On appeal from the Department of Corrections.
NOT FOR PUBLICATION WITHOUT THE APPROVAL OF THE APPELLATE DIVISION
Before Judges C.S. Fisher and Grall.
Appellant Ojore Lutalo is an inmate incarcerated at New Jersey State Prison in Trenton. He is serving a forty-year sentence, twenty years of which he was required to serve without possibility of parole. He appeals from final decisions of the Department of Corrections (Department) finding him guilty of disciplinary infractions, N.J.A.C. 10A:4-4.1(a). We affirm in part and reverse in part.
On May 19, 2005, Lutalo was charged with possession of flyers, a card, a catalog, a magazine, paperback books and photos of machine guns and rifles that the Department alleged were related to a security threat group (STG). The materials were forwarded to the Department's Special Investigation Department (SID), but its officers determined that the materials did not qualify as STG materials. Lutalo was found not guilty.
Lutalo's cell was searched again on June 1, 2005 and additional written materials, including handmade posters in various stages of completion and a bag containing newspaper clippings used to produce the posters, were seized. Based on possession of the materials seized in May and June, on June 10, 2005, Lutalo was charged with disciplinary infraction *.803/.206, attempting, aiding or planning conduct that disrupts or interferes with the security or orderly operations of the correctional facility. On July 11, 2005, he was found guilty and received a sanction of 15 days' detention, 365 days' administrative segregation and 365 days' loss of commutation credit. On July 14, 2005, his administrative appeal from that determination was denied and the finding of guilt and sanction were upheld.
On August 5, 2005, Lutalo was charged with the following additional infractions: *.704, perpetrating fraud, deceptions, confidence games, riots or escape plots; .705, operating a business or non-profit enterprise without approval of the Superintendent, and .706, soliciting funds or contributions except as permitted by the Administrator. On August 29, 2005, Lutalo was found guilty of all three charges and received a sanction equivalent to time he had served pending adjudication of the charge. In addition, he was required to forfeit funds deposited in his account and his typewriter and its ribbons. On September 1, 2005, his administrative appeal was denied and the finding of guilt and sanction were upheld.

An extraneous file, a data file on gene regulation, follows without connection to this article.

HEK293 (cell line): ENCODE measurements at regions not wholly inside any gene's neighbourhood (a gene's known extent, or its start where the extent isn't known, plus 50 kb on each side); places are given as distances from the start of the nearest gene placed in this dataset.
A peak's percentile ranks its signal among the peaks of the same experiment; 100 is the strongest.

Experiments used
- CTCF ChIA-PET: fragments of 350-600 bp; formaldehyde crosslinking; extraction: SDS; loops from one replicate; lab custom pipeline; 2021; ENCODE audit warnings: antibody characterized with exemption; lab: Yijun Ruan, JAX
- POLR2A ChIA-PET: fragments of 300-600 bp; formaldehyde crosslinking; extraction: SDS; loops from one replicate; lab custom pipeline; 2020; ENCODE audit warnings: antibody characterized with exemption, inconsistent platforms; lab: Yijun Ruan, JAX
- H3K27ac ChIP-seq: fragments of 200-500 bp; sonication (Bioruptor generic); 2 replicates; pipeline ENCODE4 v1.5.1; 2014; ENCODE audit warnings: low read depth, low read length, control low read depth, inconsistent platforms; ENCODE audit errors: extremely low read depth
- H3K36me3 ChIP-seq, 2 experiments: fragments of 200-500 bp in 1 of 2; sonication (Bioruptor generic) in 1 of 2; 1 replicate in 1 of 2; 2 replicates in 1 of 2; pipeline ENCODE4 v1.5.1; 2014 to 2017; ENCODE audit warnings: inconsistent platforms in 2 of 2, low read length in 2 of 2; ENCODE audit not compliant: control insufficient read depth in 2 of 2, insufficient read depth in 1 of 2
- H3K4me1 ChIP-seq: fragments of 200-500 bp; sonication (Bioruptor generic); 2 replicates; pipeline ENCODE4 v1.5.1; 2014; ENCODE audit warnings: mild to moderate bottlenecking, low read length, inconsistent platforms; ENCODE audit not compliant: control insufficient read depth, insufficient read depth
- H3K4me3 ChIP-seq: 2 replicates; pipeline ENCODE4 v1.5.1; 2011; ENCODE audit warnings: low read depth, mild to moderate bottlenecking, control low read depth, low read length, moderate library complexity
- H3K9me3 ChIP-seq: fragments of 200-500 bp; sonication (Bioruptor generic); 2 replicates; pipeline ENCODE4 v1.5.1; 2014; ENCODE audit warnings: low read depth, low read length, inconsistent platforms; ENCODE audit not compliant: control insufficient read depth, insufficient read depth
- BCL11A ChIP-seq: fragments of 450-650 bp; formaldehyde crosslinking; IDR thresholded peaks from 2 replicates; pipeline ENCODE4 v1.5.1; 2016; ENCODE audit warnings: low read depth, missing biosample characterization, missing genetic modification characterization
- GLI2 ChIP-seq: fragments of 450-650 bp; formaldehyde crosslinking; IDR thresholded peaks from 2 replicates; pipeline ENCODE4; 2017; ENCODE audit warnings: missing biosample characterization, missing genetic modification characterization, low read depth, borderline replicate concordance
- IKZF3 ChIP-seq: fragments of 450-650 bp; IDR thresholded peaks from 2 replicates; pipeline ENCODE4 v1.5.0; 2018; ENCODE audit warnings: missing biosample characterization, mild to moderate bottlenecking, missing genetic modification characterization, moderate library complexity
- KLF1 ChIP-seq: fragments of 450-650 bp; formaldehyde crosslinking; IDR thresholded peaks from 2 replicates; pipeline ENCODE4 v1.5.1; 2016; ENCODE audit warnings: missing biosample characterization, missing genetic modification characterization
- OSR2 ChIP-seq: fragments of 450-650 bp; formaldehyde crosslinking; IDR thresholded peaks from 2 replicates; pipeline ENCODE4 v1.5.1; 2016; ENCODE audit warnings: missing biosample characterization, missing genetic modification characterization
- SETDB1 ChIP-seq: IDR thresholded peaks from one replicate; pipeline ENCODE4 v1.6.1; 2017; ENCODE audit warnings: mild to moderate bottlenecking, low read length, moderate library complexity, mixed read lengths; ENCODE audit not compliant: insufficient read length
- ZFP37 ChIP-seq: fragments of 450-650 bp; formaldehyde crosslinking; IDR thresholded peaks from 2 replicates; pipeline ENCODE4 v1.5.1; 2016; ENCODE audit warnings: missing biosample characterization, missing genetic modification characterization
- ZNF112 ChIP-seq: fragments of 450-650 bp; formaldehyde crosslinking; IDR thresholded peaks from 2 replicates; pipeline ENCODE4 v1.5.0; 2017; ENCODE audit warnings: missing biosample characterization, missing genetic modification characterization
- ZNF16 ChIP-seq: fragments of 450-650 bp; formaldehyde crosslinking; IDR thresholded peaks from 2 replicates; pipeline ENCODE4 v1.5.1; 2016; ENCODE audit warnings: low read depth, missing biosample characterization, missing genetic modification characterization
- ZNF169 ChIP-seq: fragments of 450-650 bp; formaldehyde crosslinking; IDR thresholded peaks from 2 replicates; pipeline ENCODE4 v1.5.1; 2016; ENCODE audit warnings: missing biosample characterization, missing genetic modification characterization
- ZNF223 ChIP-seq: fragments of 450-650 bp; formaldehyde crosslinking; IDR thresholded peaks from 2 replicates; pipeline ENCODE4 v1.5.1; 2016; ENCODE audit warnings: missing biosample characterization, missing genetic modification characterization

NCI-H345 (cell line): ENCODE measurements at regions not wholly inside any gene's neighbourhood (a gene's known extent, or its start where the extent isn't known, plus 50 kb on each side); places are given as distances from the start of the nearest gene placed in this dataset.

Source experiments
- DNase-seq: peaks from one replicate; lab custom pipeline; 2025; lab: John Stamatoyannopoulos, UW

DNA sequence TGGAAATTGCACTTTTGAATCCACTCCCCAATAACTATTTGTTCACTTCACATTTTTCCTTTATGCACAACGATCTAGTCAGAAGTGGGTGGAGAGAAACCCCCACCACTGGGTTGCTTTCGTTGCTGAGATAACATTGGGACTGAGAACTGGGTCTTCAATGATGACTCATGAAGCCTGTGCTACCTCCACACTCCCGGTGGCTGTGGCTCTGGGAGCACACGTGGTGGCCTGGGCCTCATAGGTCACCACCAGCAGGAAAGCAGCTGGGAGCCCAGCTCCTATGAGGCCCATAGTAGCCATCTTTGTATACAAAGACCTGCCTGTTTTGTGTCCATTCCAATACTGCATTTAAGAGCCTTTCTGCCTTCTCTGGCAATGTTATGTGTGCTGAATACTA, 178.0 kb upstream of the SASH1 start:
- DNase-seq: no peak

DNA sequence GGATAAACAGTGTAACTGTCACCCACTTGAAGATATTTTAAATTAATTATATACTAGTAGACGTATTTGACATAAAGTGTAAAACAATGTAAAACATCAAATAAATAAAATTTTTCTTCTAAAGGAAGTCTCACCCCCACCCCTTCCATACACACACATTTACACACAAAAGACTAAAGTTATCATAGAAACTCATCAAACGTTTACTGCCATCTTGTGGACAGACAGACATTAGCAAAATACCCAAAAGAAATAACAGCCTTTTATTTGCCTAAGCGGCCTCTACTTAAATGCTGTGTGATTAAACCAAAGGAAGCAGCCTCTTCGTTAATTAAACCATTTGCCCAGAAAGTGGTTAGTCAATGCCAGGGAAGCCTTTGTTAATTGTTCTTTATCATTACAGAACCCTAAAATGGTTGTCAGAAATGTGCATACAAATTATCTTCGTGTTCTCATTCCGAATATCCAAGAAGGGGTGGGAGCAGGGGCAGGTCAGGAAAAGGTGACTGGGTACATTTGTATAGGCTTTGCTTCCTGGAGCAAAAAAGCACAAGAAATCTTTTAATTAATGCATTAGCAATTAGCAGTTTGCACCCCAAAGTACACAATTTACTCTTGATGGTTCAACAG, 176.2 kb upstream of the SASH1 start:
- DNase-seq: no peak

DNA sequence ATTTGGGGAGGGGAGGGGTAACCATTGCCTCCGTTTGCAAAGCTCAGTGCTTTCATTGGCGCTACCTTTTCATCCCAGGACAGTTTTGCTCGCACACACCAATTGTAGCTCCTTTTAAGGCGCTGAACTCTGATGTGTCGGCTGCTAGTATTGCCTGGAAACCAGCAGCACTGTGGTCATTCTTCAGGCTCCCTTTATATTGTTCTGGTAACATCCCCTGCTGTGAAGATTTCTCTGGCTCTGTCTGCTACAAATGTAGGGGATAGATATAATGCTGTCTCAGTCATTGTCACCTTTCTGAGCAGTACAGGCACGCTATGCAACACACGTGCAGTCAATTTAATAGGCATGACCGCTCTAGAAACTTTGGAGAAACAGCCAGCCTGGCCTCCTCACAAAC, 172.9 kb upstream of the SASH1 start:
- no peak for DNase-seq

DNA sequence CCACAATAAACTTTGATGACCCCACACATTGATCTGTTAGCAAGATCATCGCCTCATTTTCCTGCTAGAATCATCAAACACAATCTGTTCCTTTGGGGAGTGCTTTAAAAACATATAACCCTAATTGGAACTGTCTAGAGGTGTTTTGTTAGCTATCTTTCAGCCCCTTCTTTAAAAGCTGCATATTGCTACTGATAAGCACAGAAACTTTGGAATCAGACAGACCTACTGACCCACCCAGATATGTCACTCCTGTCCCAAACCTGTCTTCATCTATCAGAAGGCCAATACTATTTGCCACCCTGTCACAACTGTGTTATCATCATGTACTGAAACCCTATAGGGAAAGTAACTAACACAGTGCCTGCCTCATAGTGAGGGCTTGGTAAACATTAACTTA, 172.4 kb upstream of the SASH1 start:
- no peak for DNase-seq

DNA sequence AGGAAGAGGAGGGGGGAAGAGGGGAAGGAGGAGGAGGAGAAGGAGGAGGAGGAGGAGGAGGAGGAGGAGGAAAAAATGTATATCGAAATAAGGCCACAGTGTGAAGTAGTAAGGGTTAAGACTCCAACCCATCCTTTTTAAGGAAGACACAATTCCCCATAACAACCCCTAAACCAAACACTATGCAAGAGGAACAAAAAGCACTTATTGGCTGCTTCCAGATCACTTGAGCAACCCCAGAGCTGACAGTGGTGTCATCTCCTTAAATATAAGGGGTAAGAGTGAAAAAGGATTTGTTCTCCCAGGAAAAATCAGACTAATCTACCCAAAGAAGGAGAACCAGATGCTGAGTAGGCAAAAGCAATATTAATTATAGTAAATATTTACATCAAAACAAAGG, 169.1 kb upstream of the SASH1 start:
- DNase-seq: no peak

Lutalo filed a notice of appeal from the July 14 and September 1, 2005 final decisions on March 2, 2006. On March 20, 2006, this court granted Lutalo leave to file the appeal as within time. After he filed his brief on the merits, the Department moved for a remand to permit further review of the *.803/.206 charge. That motion was initially denied but subsequently granted on the Department's motion for reconsideration. On remand, a hearing officer reviewed the evidence and concluded that the charge should be downgraded from *.803/.206, attempting, aiding or planning conduct that disrupts or interferes with the security or orderly operations of the correctional facility, to .210, possession of materials not authorized for retention. The officer went to Lutalo's cell in a "close custody housing unit," spoke to him at his cell door and "advised him that the charge had been downgraded to OTSC [an on-the-spot correction] with a sanction of confiscation." Subsequently, this court granted the Department's motion to supplement the record with the hearing officer's report and reserved decision on the Department's motion to dismiss Lutalo's appeal from the *.803/.206 charge as moot.
Lutalo, who is represented on this appeal, raises the following arguments:
I. THE JUNE  AND AUGUST 2005 DISCIPLINARY SANCTIONS MUST BE VACATED BECAUSE THEY WERE NOT BASED ON SUBSTANTIAL EVIDENCE THAT MR. LUTALO COMMITTED A PROHIBITED ACT AND VIOLATED PRINCIPLES OF FAIRNESS.
II. MR. LUTALO'S JUNE 2005 DISCIPLINARY SANCTIONS, BASED IN PART ON HIS POSSESSION OF ITEMS THAT FORMED THE BASIS OF HIS MAY 2005 DISCIPLINARY CHARGE, VIOLATED PRINCIPLES OF FUNDAMENTAL FAIRNESS.
III. DISGUISED AS DISCIPLINE FOR REGULATIONS VIOLATIONS THE ACTIONS HERE IMPROPERLY DEPRIVE MR. LUTALO OF EXPRESSIVE RIGHTS.
The issue raised in Point II of Lutalo's brief lacks sufficient merit to warrant more than the brief comment that follows. See R. 2:11-3(e)(1)(E). Neither the law nor the record supports the claim. Because "[p]rison disciplinary hearings are not part of a criminal prosecution, Wolff v. McDonnell, 418 U.S. 539, 556[,] 41 L.Ed. 2d 935, [951,] 94 S. Ct. 2963[, 2975] (1974), and therefore do not implicate double jeopardy concerns, see Breed v. Jones, 421 U.S. 519, 528, 44 L. Ed. 2d 346[, 354-55,] 95 S.Ct. 1779[, 1785] (1975) (application of the double jeopardy clause is limited to proceedings which are 'essentially criminal')." Lucero v. Gunter, 17 F.3d 1347, 1351 (10th Cir. 1994). The Department issued the June charges after a second search of Lutalo's cell and confiscation of additional materials adequate to support the charge. Thus, the infraction was based, at ...